I have just finished dreading Lives of the Noble Greeks by Plutarch. (https://plato.stanford.edu/entries/plutarch/) This was half of his work Lives Of The Noble Greeks and Romans. I take from this great classic work the following:
In this series, Plutarch sought parallels between the great figures of Ancient Greece and Rome-Theseus, the legendary founder of Athens, to Romulus, the founder of Rome; Alexander to Caesar; and Demosthenes to Cicero. Plutarch sifts through the varying accounts he finds about these great figures, researching them, and deciding which ones are the most credible.
In the biographies of the great lawgivers-Solon of Athens, Lycurgus of Sparta-they dealt with the problem of social inequality: a small wealthy elite at the top, and a vast poor underclass at the bottom, and the dangers this posses to a nation-something we still have to deal with in this era.
The Pennsylvania Convention Center was the site of the Workers’ Presidential Summit, held on Tuesday, September 17. The program was the brainchild of Pat Eiding, President of the Philadelphia AFL-CIO. Sponsors included IBEW Local 98, Unite/Here Philadelphia, CWA, Laborers’ District Council, and IATSE.
I saw on the stage, interviewed by veteran Philadelphia journalist Vernon Odum, Joe Biden, Bill DiBlasio (who has since dropped out), Andrew Yang, and Bernie Sanders (who got the biggest applause). The candidates took such questions from the audience of workers about clean energy and the transition from carbon-based fuels and the effect on jobs; tax breaks for billionaires and corporations; wage disparities between CEOs and workers; health insurance; unemployment and its emotional effects, such as suicide, drug addiction, and decline in life expectancy; upgrading infrastructure; pensions, Social Security, and security after retirement; raising the minimum wage; banning “right to work (for less) laws; and tuition-free college and the elimination of student debt.
For further information, please follow the hashtag #Workers2020.
It’s come to this, threatening to engage in armed violence if their opponents get democratically elected and implement popular, and long-overdue, regulations around possessing firearms. Conservatives have been the spoiled children of American politics; every President has had to look over his shoulder at what the right-wing will complain about next. When the Obama administration put out the report on right-wing violence as a national security threat, the conservative media-Fox News, et al-let out such a whine about being reporessed that the administration recinded it.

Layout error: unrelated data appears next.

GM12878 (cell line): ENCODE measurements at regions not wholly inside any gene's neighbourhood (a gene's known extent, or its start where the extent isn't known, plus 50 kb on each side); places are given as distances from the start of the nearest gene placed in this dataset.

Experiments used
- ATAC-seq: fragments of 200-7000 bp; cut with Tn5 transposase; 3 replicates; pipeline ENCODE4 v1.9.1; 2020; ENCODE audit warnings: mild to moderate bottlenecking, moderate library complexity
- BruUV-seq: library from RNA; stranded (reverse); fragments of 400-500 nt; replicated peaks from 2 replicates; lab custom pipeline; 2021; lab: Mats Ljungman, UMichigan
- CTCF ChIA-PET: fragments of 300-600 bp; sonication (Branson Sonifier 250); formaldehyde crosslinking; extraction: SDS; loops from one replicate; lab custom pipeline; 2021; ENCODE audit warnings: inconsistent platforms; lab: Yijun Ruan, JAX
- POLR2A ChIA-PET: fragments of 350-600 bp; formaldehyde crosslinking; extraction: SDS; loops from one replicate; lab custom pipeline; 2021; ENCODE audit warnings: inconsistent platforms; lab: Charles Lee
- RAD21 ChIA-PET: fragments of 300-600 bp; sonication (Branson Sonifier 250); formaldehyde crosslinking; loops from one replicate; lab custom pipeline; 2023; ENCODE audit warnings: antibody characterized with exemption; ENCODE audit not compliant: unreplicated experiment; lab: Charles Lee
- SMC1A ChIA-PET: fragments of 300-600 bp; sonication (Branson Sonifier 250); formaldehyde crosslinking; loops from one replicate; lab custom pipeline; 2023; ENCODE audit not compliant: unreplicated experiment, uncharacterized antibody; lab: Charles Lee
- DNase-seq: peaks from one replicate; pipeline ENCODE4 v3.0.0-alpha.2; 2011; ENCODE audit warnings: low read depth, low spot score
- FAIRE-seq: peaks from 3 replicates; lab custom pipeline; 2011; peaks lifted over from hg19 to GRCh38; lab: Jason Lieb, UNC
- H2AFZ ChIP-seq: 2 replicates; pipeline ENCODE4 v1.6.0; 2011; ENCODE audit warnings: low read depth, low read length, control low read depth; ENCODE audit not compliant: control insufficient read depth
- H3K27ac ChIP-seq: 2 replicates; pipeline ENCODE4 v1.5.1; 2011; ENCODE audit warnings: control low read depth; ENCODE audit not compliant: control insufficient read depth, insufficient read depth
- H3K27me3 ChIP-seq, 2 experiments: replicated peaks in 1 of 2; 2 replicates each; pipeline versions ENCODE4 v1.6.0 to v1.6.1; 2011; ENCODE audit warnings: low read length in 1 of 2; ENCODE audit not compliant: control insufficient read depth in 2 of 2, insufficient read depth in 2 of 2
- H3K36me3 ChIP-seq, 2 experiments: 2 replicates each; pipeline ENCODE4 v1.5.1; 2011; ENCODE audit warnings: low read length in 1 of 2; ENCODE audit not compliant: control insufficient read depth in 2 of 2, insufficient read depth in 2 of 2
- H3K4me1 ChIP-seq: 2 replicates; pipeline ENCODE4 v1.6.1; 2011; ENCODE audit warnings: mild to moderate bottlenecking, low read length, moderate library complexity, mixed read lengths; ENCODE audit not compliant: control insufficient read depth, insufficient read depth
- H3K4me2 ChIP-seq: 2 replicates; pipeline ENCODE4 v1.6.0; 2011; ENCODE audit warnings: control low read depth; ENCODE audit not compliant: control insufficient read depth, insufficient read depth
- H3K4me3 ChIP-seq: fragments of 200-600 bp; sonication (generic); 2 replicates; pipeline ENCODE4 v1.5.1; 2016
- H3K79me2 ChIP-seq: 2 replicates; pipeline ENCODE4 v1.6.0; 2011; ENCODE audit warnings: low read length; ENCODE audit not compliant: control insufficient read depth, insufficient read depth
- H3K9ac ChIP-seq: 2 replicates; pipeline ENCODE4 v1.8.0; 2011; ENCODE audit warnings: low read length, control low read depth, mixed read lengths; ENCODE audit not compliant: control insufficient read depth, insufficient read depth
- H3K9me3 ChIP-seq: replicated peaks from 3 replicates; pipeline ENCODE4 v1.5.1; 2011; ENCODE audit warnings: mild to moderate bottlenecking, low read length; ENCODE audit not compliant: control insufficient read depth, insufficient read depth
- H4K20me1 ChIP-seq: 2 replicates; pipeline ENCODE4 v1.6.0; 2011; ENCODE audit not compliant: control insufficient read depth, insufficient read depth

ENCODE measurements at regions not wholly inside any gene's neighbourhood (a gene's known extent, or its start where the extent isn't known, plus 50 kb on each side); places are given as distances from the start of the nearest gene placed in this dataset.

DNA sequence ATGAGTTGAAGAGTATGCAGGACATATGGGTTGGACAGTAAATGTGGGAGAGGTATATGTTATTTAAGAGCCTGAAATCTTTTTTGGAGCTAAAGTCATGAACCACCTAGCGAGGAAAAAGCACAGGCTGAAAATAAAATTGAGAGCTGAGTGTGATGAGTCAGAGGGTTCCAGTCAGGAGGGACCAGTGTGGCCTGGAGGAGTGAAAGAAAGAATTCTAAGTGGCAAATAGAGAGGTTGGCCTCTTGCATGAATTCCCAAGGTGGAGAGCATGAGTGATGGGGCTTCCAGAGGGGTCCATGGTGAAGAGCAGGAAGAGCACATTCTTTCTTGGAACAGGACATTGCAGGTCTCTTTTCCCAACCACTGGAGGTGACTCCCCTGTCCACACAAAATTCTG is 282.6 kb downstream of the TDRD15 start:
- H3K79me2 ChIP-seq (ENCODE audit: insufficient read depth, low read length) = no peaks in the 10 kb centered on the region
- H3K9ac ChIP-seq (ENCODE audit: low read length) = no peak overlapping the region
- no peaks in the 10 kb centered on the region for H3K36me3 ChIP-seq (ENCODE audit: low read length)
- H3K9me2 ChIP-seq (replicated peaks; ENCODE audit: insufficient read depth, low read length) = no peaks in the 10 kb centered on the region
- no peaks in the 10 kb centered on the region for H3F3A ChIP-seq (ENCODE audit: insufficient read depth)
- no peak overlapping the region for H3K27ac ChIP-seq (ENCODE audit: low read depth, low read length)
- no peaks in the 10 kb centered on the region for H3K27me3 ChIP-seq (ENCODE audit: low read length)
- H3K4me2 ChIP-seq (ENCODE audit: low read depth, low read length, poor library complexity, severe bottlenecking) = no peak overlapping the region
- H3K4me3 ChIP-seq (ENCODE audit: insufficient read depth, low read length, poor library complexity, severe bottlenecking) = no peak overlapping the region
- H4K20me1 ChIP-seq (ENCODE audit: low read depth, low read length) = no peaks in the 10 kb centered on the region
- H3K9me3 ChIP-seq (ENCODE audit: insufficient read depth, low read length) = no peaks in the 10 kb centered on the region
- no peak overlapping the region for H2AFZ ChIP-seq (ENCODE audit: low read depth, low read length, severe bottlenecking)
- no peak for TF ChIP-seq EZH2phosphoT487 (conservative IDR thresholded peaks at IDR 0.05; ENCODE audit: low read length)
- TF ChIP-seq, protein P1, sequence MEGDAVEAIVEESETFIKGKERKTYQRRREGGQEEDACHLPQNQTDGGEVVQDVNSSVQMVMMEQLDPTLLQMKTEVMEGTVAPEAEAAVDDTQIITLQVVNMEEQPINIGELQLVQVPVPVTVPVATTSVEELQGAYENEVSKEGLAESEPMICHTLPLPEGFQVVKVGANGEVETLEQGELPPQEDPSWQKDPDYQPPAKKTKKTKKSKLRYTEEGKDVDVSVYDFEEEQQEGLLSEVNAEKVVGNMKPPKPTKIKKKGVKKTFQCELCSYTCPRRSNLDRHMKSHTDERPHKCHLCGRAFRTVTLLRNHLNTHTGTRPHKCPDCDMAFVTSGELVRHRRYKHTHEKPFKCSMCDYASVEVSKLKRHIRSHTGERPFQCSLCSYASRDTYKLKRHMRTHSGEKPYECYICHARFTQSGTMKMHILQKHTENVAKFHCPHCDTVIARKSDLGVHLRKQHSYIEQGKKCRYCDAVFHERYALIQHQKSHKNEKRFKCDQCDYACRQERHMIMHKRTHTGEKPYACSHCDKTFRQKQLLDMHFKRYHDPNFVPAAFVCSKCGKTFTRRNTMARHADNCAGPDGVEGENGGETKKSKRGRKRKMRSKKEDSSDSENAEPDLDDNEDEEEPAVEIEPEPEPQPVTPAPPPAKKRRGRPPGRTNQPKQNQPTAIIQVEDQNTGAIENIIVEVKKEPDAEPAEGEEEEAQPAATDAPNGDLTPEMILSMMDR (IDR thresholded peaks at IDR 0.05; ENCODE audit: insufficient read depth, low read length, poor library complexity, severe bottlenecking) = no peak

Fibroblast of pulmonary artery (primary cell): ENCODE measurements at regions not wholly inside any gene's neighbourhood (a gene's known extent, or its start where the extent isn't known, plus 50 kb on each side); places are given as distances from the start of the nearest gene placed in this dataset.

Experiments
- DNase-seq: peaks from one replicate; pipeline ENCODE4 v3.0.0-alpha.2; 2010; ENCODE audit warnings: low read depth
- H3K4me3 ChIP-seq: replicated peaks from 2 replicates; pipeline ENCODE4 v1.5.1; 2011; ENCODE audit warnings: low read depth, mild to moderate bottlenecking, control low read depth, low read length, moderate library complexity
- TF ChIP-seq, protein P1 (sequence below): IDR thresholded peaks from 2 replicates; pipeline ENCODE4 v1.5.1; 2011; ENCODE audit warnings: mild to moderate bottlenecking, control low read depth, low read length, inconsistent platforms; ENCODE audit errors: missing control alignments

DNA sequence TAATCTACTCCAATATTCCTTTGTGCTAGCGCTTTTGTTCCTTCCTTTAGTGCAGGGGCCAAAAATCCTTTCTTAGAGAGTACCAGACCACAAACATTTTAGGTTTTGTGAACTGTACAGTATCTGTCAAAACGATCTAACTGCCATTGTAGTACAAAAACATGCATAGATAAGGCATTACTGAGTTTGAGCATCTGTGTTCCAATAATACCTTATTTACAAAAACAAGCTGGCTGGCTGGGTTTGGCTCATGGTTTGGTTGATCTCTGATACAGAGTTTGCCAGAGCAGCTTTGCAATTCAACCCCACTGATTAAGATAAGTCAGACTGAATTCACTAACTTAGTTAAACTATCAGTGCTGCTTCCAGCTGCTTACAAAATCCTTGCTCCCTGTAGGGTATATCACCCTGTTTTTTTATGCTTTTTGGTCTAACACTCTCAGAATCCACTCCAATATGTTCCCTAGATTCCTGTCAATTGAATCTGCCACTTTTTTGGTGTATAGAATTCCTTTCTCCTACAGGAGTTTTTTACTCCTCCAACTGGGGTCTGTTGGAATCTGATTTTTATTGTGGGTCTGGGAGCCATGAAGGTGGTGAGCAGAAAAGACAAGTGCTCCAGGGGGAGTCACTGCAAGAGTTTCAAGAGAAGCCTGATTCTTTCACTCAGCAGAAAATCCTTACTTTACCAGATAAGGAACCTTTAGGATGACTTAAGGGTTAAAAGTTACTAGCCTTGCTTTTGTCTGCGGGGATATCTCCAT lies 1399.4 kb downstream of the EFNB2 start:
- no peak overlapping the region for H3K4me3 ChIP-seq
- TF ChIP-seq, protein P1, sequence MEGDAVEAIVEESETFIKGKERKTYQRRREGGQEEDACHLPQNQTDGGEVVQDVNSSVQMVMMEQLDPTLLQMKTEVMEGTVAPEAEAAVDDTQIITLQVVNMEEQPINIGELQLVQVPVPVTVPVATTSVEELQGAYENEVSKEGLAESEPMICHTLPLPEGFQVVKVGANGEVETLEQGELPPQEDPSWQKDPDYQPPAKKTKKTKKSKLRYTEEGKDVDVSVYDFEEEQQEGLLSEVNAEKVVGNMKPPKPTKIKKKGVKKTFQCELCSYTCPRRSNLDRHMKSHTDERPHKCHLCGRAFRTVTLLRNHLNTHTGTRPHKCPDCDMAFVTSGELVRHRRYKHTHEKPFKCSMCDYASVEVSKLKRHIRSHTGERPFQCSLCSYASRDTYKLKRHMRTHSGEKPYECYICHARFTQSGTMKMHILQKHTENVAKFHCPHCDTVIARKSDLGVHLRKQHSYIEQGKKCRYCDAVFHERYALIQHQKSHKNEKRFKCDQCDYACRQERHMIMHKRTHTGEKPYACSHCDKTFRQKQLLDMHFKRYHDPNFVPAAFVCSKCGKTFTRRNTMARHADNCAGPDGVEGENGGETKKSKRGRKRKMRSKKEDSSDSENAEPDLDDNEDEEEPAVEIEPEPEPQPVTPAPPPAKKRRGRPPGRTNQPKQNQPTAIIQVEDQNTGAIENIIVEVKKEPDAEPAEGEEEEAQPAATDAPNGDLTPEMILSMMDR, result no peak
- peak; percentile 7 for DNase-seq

But the threat is real; the next administration-please Lord, a Democrat!-must come down HARD on these bullies and terrorists-yes, they ARE terrorists!- and let them see we WILL NOT be intimidated! we WILL stand up to these spoiled bullies, and we WILL take their evil toys away from them! And when we do, we’ll finally see the kind of gutless, yellow-bellied tapeworms they are, and they’ll crawl back under their rocks of insignificance!
September 7, I attended a citywide meeting and electoral forum of Reclaim
Philadelphia, the grassroots progressive activist group which has mobilized its
members to canvass for several progressive candidates during the Primary
election in May. (https://www.reclaimphiladelphia.org/)
The meeting took place in the sanctuary of the First Unitarian Church of
Philadelphia, 2125 Chestnut Street. (https://www.philauu.org/)
The forum was for candidates for the two minority At-Large seats in Philadelphia City-Council, traditionally held by Republicans. (Full disclosure, I’m a Democratic Committee-person in the 48th Ward.) At the forum were Kendra Brooks and Nicolas O’Rourke, running with the Working Families Party; Sherrie Cohen, running although she was taken off the ballot (her case is going through the courts); and independent Joe Cox. Reclaim activists Aileen Callaghan, Ken Begley, Natasha Cahill, and Sarah Kloss asked the candidates questions about such issues as ending the ten-year tax abatement for real estate developers (which takes money away from housing and other needed services); juvenile justice and reentry programs for people coming out of the penal system; climate change and the environment; and funding for quality schools, ending support for private charter schools (which takes funding from public schools), and community control of local schools.
On Sunday, September 8, I joined other Democratic committee-people at a cookout put on by Congress-member Dwight Evans. Amid the fun, we were reminded of the importance of getting the vote out for this election, and especially next year, the presidential election. Committee-people are the arms, legs, eyes, and ears of the party system, going out to urge people to vote and take part in their political process, and to listen to the concerns of the people in the neighborhoods.